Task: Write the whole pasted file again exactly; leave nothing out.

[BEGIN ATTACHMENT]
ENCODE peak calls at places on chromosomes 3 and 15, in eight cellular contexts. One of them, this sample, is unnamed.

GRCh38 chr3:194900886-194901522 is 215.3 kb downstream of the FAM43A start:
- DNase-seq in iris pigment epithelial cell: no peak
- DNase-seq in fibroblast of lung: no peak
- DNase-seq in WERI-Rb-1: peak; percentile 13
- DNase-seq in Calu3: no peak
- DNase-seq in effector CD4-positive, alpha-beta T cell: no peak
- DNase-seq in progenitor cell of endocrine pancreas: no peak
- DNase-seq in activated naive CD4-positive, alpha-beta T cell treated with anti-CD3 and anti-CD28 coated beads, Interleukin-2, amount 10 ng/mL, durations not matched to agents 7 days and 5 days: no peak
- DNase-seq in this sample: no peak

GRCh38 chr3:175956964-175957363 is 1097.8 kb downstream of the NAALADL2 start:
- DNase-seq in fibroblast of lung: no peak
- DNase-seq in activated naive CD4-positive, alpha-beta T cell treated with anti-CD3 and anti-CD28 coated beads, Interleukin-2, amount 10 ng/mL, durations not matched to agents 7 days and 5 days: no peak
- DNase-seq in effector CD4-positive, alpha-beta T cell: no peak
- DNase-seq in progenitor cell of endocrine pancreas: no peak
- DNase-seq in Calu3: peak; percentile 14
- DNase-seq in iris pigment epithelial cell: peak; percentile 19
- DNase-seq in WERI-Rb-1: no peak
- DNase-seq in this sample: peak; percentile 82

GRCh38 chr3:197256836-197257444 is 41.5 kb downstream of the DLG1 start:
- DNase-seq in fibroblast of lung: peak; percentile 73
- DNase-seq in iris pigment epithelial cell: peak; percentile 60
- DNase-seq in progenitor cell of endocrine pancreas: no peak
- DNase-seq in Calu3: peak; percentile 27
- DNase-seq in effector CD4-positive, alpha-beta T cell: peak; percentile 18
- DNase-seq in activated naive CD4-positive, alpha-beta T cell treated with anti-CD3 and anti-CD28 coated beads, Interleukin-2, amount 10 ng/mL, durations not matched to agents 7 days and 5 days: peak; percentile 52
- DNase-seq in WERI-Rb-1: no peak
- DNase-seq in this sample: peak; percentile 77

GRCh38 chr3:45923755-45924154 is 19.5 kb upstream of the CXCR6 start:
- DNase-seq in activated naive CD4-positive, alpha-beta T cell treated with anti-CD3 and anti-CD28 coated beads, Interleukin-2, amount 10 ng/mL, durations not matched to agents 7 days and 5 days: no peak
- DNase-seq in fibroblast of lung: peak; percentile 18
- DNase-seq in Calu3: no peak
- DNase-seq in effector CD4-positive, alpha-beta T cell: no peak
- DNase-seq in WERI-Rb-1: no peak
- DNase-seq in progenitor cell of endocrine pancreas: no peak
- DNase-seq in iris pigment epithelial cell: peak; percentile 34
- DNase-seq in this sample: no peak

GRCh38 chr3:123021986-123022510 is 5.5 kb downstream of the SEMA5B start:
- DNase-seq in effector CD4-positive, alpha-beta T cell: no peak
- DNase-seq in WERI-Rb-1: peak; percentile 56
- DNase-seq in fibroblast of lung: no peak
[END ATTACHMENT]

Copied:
ENCODE peak calls at places on chromosomes 3 and 15, in eight cellular contexts. One of them, this sample, is unnamed.

GRCh38 chr3:194900886-194901522 is 215.3 kb downstream of the FAM43A start:
- DNase-seq in iris pigment epithelial cell: no peak
- DNase-seq in fibroblast of lung: no peak
- DNase-seq in WERI-Rb-1: peak; percentile 13
- DNase-seq in Calu3: no peak
- DNase-seq in effector CD4-positive, alpha-beta T cell: no peak
- DNase-seq in progenitor cell of endocrine pancreas: no peak
- DNase-seq in activated naive CD4-positive, alpha-beta T cell treated with anti-CD3 and anti-CD28 coated beads, Interleukin-2, amount 10 ng/mL, durations not matched to agents 7 days and 5 days: no peak
- DNase-seq in this sample: no peak

GRCh38 chr3:175956964-175957363 is 1097.8 kb downstream of the NAALADL2 start:
- DNase-seq in fibroblast of lung: no peak
- DNase-seq in activated naive CD4-positive, alpha-beta T cell treated with anti-CD3 and anti-CD28 coated beads, Interleukin-2, amount 10 ng/mL, durations not matched to agents 7 days and 5 days: no peak
- DNase-seq in effector CD4-positive, alpha-beta T cell: no peak
- DNase-seq in progenitor cell of endocrine pancreas: no peak
- DNase-seq in Calu3: peak; percentile 14
- DNase-seq in iris pigment epithelial cell: peak; percentile 19
- DNase-seq in WERI-Rb-1: no peak
- DNase-seq in this sample: peak; percentile 82

GRCh38 chr3:197256836-197257444 is 41.5 kb downstream of the DLG1 start:
- DNase-seq in fibroblast of lung: peak; percentile 73
- DNase-seq in iris pigment epithelial cell: peak; percentile 60
- DNase-seq in progenitor cell of endocrine pancreas: no peak
- DNase-seq in Calu3: peak; percentile 27
- DNase-seq in effector CD4-positive, alpha-beta T cell: peak; percentile 18
- DNase-seq in activated naive CD4-positive, alpha-beta T cell treated with anti-CD3 and anti-CD28 coated beads, Interleukin-2, amount 10 ng/mL, durations not matched to agents 7 days and 5 days: peak; percentile 52
- DNase-seq in WERI-Rb-1: no peak
- DNase-seq in this sample: peak; percentile 77

GRCh38 chr3:45923755-45924154 is 19.5 kb upstream of the CXCR6 start:
- DNase-seq in activated naive CD4-positive, alpha-beta T cell treated with anti-CD3 and anti-CD28 coated beads, Interleukin-2, amount 10 ng/mL, durations not matched to agents 7 days and 5 days: no peak
- DNase-seq in fibroblast of lung: peak; percentile 18
- DNase-seq in Calu3: no peak
- DNase-seq in effector CD4-positive, alpha-beta T cell: no peak
- DNase-seq in WERI-Rb-1: no peak
- DNase-seq in progenitor cell of endocrine pancreas: no peak
- DNase-seq in iris pigment epithelial cell: peak; percentile 34
- DNase-seq in this sample: no peak

GRCh38 chr3:123021986-123022510 is 5.5 kb downstream of the SEMA5B start:
- DNase-seq in effector CD4-positive, alpha-beta T cell: no peak
- DNase-seq in WERI-Rb-1: peak; percentile 56
- DNase-seq in fibroblast of lung: no peak